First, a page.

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Ice Giant Prosiphon Elite Review: Catch the Biggest Air

It's lost some weight, but is still a mammoth

Ice Giant Prosiphon Elite
Editor's Choice
(Image: © Tom's Hardware)

For our CPU cooling tests, we use the same hardware, overclock and configuration for each test to minimize environment variables in testing. This allows for all results across all coolers tested on the platform to be viable as side-by-side examination for direct compare/contrast.

CPUIntel i9-10850k LGA1200 (Comet Lake), all 10 cores 4.6Ghz @ 1.190v (3.60Ghz stock speed, single-core boost @ 5.2Ghz)
MotherboardMSI Z490 MEG Godlike (bios vers. 7C70v12)
MemoryCorsair Dominator Platinum RGB, 16GB (2x8GB) DDR4-3600
StorageCorsair MP600 m.2 2280 NVMe, 500GB
GraphicsGigabyte GTX 1050Ti
Power Supplybe quiet! Dark Power Pro11 1200w
ChassisCorsair Graphite 760T
MonitoringCrystalFontz CFA-633-TMI-KU, 4x Dallas One Wire WR-DOW-Y17 sensors
Fan ControlCorsair Commander Pro, 100%/50% PWM Speed profiles (liquid cooling pump always @100%, if applicable)
OSWindows 10 Pro 64bit
Networking Disconnected, not used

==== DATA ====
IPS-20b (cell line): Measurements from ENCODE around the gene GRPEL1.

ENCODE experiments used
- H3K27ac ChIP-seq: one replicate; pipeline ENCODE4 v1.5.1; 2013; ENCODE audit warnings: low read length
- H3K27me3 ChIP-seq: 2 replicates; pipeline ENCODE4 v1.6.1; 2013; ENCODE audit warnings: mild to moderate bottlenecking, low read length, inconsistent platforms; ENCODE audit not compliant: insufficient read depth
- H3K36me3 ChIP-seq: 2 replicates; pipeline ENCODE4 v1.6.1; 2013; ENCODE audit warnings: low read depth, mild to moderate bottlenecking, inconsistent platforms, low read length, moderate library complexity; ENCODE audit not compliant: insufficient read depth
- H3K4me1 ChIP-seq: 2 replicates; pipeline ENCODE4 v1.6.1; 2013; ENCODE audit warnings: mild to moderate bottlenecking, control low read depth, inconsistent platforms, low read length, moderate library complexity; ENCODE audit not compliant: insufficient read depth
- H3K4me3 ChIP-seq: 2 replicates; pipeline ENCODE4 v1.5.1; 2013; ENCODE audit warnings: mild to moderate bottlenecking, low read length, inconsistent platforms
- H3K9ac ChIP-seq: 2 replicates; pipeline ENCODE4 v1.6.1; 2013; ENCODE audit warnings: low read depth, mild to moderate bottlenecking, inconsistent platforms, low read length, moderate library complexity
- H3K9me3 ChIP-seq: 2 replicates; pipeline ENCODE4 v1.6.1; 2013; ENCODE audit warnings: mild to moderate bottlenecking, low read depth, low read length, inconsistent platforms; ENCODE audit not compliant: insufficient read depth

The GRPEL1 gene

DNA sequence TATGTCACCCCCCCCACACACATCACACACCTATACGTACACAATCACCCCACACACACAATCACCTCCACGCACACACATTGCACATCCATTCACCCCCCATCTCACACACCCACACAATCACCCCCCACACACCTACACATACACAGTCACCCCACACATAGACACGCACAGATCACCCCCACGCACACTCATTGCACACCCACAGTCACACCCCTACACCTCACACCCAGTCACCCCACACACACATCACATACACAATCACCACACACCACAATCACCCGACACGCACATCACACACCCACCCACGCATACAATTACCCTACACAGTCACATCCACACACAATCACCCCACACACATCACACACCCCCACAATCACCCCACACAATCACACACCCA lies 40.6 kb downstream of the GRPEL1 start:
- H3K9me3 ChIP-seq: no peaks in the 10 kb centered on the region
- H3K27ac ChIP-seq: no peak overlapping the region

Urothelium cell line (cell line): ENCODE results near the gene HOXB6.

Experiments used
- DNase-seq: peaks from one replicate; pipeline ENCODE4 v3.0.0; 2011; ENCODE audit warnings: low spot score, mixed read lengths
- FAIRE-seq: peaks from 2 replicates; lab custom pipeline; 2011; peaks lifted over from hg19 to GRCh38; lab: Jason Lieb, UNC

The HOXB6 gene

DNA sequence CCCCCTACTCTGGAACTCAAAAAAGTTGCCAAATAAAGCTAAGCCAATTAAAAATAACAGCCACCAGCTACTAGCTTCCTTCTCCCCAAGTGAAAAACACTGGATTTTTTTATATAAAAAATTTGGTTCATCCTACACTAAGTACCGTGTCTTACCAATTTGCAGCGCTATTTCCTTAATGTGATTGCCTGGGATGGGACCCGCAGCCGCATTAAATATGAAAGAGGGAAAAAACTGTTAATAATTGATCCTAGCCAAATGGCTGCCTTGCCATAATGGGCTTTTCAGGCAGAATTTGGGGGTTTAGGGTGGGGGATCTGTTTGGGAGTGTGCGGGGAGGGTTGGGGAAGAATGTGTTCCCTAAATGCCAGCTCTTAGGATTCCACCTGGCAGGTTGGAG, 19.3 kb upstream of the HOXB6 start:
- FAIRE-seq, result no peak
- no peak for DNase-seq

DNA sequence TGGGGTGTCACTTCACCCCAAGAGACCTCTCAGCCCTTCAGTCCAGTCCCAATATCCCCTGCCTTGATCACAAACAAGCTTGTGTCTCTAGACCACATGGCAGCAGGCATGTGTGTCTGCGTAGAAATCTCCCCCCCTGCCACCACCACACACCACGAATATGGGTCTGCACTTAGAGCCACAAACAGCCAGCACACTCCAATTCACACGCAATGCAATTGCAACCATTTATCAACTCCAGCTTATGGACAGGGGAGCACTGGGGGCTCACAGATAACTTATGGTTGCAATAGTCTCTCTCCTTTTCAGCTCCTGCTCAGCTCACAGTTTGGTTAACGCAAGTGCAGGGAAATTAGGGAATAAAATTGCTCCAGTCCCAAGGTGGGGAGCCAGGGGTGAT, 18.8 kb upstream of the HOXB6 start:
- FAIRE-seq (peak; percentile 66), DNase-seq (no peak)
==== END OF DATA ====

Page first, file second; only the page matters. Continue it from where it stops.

Thermal CompoundArctic MX-4

Data comparisons are based on data collected from testing performed on our new Intel i9-10850k system, including re-visiting many previously covered products which were originally covered on the prior testing platform, which pivoted around an i7-5930k (4.20ghz @1.20v).

All data reported for this article has been collected on the current Intel Core i9-10850K platform and will be maintained as like-for-like evaluation of ongoing cooling coverage.

Prime95 v29.4b8 (no AVX) is used for two-hour intervals, one managing fans at 50% PWM and the other at 100% PWM, with RPM measurements being taken every 3 seconds and averaged across the duration of each 2-hour capture. Omitting AVX instruction sets allows for accurate, 100% loads at chosen clock speeds, while allowing AVX instructions would provide higher  (albeit unrealistic) synthetic CPU loads and excessive heat production, less indicative of real-world use.

This also allows for a greater range CPU coolers to be tested and compared without the need to configure the system differently for smaller coolers which may not handle the excessive thermal loads being generated during testing, while larger coolers might be better equipped to manage heat output produced by the i9-10850k.

While the test platform is quite capable of a 10-core overclock at 5.0Ghz and 1.265v, we were seeing 360mm AIOs struggle to keep core temperatures in check at lower fan speeds, providing insight that the enthusiast-grade i9’s need excellent cooling if the goal is overclocking.

HWInfo64 is used for real-time core temperature readout, thermal throttling alerts, motherboard power consumption, CPU speed and logging of data, while a CrystalFontz CFA-633-TMI-KU is used to monitor and later average both ambient room (2 probes) and motherboard voltage regulator heatsink (2 probes)